Review | "Coriolanus"

When the average moviegoer thinks about Shakespeare, they probably imagine dry, overly dramatic line readings accompanied by silly costumes and men in tights. The vitality and the urgency of Shakespeare's words have long been buried beneath stodgy interpretations and a fundamental misunderstanding of their bawdy, often violent roots.

Ralph Fiennes' Coriolanus is at once a thrilling repudiation of dusty interpretations and a fiery embrace of the true essence of Shakespeare's words. By setting the film in modern day but retaining Shakespeare's original text (much like Baz Luhrman's Romeo + Juliet), Fiennes, in his directorial debut, gets down to the gritty core of what Shakespeare was all about. Shakespeare's plays were raunchy, dark, violent works that were often considered lower class entertainment in their day. They played straight to the masses, and it is easy in this day and age to forget that. So ingrained in our consciousness is the idea of a lone actor stuffily crooning a Shakespearean soliloquy and so outdated is the language that their true timbre seems lost in the fog of time. In Coriolanus, however, that language has never seemed more powerful, or more modern.

Fiennes himself stars as Caius Marius, also known as Coriolanus, a fierce Roman general who rules his country with an iron fist. It's citizens are cold, starving, and angry as the rich get richer and the poor get poorer. In a startling evocation of Occupy Wall Street, the citizens take to the streets in a rebellion that Caius swiftly and viciously crushes. The popular backlash against the government, however, is more than the politicians can handle, so they banish Caius, exiling him from Rome in order to save face in the eyes of the people.

Disgraced and angry, Caius turns to his sworn enemy, Tullus Aufidius (Gerard Butler), and offers him his life. While his followers are wary, Tullus welcomes him with open arms, and soon Caius is as strong an asset to him as he ever was to Rome. When Tullus turns his sights on taking over Rome, Caius sees his chance to exact his revenge upon the people who betrayed him, even if his own family stands in his way.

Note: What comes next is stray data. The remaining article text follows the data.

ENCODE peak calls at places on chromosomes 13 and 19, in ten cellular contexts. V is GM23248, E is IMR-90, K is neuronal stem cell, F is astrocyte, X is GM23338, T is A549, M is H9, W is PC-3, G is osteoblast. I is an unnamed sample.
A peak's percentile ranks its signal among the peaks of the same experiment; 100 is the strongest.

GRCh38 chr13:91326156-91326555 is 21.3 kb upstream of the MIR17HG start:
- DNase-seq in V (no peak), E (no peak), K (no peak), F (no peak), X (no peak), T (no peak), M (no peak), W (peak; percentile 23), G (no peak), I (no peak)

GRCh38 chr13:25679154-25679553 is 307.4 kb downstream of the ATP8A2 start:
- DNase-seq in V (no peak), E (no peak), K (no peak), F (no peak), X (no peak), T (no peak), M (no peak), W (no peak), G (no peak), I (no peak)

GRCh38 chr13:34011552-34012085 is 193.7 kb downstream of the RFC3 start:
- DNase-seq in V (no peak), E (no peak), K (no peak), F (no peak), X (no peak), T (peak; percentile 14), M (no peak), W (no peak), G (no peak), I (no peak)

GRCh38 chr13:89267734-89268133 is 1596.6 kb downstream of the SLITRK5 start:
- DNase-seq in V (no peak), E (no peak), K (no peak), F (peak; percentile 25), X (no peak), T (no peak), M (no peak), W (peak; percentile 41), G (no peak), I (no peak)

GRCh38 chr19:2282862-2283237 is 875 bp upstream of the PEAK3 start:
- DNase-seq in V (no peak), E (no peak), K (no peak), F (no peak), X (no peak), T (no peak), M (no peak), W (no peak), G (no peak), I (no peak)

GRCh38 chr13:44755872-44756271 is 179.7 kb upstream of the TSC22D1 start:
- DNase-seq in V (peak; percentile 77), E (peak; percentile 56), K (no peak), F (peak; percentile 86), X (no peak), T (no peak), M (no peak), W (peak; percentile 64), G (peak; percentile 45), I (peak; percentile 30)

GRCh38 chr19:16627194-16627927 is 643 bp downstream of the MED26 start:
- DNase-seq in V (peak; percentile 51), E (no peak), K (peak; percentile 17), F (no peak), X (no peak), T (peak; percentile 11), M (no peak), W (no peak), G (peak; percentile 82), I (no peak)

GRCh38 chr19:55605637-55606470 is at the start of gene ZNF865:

Coriolanus may be one of Shakespeare's lesser known works, but it's also one of his darkest, and Fiennes doesn't pull any punches. He also assembled an impressive ensemble cast to bring Shakespeare's words to life as never before. In addition to Fiennes and Butler, Jessica Chastain (in one of her many 2011 roles) appears as Caius' wife, Virgilia, and Brian Cox has a memorable supporting role as the politician Menenius, proving that he is one of the world's foremost Shakespearean actors. Cox has a fundamental understanding of the underlying meanings and timbre of Shakespeare's text, and that mastery is clearly apparent here. However the real star of the show is Vanessa Redgrave as Caius' mother, Volumnia. Redgrave gives a towering performance as a classic Shakespearean manipulative, scheming mother. It's one of the the year's best performances by anyone, male or female, lead or supporting, and it's a shame that she wasn't awarded by her efforts with an Oscar nomination.

While setting Shakespeare in modern times is nothing new, Fiennes' bruising, brutal take is both refreshing in its honesty and true to the Bard's spirit. It's both accessible and faithful - a difficult tightrope to walk in today's world. This is Shakespeare as it was meant to be, the way it should be done - thrilling, epic, ferocious, and strikingly, almost eerily relevant. This is not something to be left on a dusty college library bookshelf to be forgotten. Thanks to Coriolanus, Shakespeare has come crashing forcefully, powerfully, into the present.

GRADE - ★★★½ (out of four)

CORIOLANUS | Directed by Ralph Fiennes | Stars Ralph Fiennes, Gerard Butler, Jessica Chastain, Vanessa Redgrave, Brian Cox | Rated R for some bloody violence | Now playing in select cities.


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